The PSAT/NMSQT®, also known as the Preliminary SAT/National Merit Scholarship Qualifying Test, is taken by most students during October of their junior year of high school. Like the SAT, it has four sections: Reading, Writing and Language, Math – No Calculator, and Math – Calculator. However, unlike the SAT, the PSAT not only has fewer questions in almost every section, but it also is mainly important for aspiring National Merit scholars. In other words, while the majority of high school students take the SAT, far fewer students take the PSAT because PSAT scores are not required on college applications.

We recommend that you take the PSAT if you want to qualify to become a National Merit Semifinalist and receive a National Merit Scholarship. Even if you don’t become a National Merit Semifinalist, you still have the opportunity to become Commended, and that itself is a huge feat! Taking the PSAT will only help you, so we strongly encourage you to give it a try. And who knows? In the end, you may get a substantial college scholarship!

If you want to learn more about the PSAT/NMSQT®, check out the National Merit Scholarship Corporation’s official website.

Yes! All options are available online — classes, small group sessions, and one-on-one tutoring.

No! You can attend live classes from the comfort of any location, and with any device! Mobile phones, tablets, or laptops are all acceptable, but we recommend the latter. 

We are currently using Blackboard Collaborate for our virtual classes. This platform allows us to share our screens and cameras with our students, and it also features a chat box, a hand-raising option, and much more. 

For our tutoring program, we use either Blackboard Collaborate or Skype, as we have found that they both work seamlessly in a one-on-one setting.

The test prep process can certainly be overwhelming, and you may be wondering when and how to begin. Here’s what we have to say:

The When:  When it comes to test prep, earlier is better than later! Despite that every student is different, we generally believe that beginning test prep at the start of your tenth grade year is the best way to go. That way, you can benefit from a full year of learning and practice tests and still have plenty of time to take the real deal. However, some students feel more comfortable starting test prep during their freshman year, while others start at the inception of their junior year. In the end, what matters most is that you create a schedule that works best for you.

The How: The best thing that you can do when starting test prep is do your research. At Brilliant Prep, we offer a variety of programs (as well as video courses!) that are catered toward different students’ needs. We advise that you and your parents work together to decide which type of test prep program is best suited for your schedule. Then, you can proceed to signing up for a class. Once you do that, we will communicate with you regularly to help you ease your way into the test prep process.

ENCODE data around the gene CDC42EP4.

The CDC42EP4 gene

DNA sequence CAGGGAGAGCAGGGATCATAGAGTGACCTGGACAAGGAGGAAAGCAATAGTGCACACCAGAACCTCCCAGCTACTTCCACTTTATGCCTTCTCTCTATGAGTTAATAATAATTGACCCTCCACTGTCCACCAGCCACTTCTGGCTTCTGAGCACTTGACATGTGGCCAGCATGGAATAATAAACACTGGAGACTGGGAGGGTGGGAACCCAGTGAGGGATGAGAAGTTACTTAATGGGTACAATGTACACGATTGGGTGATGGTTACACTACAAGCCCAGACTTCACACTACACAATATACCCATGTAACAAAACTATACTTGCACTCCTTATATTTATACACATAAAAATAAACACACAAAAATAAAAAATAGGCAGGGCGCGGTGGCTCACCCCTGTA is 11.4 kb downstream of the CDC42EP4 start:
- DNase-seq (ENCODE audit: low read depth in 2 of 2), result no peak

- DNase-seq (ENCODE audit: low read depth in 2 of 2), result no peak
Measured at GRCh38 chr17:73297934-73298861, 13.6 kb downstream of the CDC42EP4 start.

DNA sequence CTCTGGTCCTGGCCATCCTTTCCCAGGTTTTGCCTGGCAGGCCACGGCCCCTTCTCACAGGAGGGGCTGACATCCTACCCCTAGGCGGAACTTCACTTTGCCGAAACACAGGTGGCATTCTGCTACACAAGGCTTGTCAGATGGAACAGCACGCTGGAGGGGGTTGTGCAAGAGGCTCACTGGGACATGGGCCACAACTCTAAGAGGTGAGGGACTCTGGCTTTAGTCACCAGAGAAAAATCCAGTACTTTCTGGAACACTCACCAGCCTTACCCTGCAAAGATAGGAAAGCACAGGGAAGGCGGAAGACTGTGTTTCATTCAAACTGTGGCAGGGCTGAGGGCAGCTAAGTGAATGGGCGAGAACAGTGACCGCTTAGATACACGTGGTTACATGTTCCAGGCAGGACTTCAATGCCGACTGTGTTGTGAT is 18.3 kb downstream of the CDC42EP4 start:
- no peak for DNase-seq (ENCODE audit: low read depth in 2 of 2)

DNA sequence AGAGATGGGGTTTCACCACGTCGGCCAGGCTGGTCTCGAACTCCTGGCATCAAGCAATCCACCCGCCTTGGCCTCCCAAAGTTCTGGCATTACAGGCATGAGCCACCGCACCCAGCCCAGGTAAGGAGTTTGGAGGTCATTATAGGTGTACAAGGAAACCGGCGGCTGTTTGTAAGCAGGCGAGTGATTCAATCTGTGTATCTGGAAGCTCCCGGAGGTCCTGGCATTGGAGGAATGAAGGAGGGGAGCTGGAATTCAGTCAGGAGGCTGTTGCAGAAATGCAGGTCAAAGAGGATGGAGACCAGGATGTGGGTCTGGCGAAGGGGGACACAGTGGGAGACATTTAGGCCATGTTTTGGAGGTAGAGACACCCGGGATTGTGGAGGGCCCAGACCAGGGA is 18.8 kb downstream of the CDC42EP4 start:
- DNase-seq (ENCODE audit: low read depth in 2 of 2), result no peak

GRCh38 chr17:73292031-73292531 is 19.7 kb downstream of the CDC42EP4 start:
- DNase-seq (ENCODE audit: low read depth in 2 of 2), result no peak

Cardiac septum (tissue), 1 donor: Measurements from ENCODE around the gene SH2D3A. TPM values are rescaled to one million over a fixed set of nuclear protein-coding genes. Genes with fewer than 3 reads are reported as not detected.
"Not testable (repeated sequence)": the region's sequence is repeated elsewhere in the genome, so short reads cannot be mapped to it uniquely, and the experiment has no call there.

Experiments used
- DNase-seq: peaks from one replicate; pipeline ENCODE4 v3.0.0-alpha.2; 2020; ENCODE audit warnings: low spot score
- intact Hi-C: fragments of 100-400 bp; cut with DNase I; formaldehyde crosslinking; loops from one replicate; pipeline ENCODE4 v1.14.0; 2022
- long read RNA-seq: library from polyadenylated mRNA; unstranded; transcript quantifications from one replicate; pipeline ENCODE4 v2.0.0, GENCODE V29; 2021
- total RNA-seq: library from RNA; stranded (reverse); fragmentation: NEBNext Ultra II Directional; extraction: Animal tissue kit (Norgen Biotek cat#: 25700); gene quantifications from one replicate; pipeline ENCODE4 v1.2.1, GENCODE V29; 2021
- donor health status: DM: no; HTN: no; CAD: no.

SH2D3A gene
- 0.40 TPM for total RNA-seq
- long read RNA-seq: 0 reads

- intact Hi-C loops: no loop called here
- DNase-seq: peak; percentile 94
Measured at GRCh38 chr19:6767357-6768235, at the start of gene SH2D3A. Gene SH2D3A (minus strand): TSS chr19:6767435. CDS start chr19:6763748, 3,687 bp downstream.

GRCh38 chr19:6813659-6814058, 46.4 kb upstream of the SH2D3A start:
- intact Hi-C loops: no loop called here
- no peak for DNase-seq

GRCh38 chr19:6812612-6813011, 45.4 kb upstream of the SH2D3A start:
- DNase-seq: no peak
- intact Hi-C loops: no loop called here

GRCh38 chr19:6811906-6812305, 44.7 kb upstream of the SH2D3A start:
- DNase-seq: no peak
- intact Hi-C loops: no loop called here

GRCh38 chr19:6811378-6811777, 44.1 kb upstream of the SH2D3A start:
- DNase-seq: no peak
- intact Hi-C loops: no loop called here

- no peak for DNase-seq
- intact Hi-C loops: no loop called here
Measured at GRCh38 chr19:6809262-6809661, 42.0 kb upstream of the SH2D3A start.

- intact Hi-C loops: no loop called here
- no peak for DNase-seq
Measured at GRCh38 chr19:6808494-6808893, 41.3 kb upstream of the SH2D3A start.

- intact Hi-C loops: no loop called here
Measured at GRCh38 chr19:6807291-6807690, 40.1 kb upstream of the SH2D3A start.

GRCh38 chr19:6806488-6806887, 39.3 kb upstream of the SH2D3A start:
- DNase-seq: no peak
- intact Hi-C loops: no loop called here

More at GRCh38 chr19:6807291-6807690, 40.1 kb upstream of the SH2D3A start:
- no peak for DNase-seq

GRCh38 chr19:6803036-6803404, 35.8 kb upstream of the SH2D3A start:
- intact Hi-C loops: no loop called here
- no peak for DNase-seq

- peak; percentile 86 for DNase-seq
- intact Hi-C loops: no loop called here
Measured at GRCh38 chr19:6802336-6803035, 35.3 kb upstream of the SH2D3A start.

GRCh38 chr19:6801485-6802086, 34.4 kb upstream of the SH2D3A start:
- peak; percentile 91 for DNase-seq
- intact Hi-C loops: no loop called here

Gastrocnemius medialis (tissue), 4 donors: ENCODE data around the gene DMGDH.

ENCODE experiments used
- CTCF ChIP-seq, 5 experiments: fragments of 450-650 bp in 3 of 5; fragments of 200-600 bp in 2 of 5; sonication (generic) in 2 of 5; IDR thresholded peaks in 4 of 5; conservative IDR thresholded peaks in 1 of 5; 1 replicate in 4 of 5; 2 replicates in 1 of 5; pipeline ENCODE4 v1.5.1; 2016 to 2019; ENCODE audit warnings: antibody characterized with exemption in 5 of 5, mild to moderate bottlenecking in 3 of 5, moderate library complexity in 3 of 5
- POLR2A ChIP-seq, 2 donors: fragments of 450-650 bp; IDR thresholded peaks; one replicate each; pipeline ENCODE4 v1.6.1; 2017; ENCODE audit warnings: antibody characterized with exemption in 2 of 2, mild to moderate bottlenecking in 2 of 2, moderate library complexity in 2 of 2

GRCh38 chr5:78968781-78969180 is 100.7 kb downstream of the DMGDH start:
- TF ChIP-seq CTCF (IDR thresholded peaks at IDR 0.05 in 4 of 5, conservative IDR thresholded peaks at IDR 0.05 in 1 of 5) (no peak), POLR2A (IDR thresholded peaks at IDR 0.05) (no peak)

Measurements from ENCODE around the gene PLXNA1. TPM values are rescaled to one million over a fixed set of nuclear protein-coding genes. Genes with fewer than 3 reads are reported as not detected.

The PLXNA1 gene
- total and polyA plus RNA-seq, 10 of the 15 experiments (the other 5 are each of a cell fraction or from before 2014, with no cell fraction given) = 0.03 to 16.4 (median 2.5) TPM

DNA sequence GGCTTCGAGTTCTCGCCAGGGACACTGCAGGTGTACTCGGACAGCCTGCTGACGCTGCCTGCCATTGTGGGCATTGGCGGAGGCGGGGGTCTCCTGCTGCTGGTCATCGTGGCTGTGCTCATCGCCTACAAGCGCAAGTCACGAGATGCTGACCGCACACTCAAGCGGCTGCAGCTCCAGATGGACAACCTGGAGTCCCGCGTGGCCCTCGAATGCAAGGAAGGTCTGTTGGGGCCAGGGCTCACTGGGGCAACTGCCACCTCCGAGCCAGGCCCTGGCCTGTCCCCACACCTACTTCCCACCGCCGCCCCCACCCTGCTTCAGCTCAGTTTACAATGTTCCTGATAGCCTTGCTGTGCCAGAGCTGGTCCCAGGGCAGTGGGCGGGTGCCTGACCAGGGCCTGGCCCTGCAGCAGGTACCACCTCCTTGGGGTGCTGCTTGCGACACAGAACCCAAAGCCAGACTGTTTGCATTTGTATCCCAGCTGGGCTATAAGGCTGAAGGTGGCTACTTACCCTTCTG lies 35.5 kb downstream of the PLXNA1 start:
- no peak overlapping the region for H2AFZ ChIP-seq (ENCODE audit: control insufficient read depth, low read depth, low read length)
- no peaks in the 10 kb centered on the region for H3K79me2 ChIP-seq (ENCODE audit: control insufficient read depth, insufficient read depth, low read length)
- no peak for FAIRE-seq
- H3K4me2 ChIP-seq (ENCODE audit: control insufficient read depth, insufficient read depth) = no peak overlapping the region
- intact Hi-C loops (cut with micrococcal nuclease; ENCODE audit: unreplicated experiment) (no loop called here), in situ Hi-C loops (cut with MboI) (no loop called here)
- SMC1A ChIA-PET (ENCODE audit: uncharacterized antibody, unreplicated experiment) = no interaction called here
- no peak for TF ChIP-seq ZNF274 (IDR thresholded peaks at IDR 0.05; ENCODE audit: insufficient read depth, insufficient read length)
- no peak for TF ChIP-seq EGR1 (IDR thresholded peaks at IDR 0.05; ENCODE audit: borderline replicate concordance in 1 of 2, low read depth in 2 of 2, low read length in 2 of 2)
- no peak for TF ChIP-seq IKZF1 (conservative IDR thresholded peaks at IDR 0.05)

This is a difficult question to answer because when it comes to test prep, one size doesn’t fit all. Because all students start off with a distinct knowledge base and diagnostic test score, some experience a more significant score increase than do their peers. For instance, we have had students begin our courses with an SAT test score of 1100 and improve by nearly 300 points, while others have started with a 1400 and have improved by around 100 to 200 points. What we can guarantee, however, is that if your child makes a conscious effort to learn our material, ask questions, and practice daily, her or she will be able to succeed.

We believe that all our students are capable of growing and improving every day. If they follow our advice and work both hard and smart, they can achieve their target scores.

Absolutely! You can contact us through email, WhatsApp, or even Facebook, and we will try our best to respond as soon as possible. We also have a Q&A form in which you can ask us questions about (almost!) anything, and we will respond with a personalized video explanation. From specific queries about practice test problems to general ones about college admissions, all questions are welcome.

We understand that the test prep and college prep processes are two very complex (and oftentimes confusing!) tasks, and we are here to help you every step of the way!

If possible, we prefer that students avoid missing class. Although we do offer makeup classes — students can attend a different session after notifying their instructor — this can result in uneven class sizes and less time spent per student. However, we do understand that students may occasionally experience schedule conflicts, and we will be able to discuss this with them on an individual basis if need be. 

As for practice tests, we do not offer a makeup option. For this reason, we highly recommend that your students plan their time with our weekly practice test schedule in mind.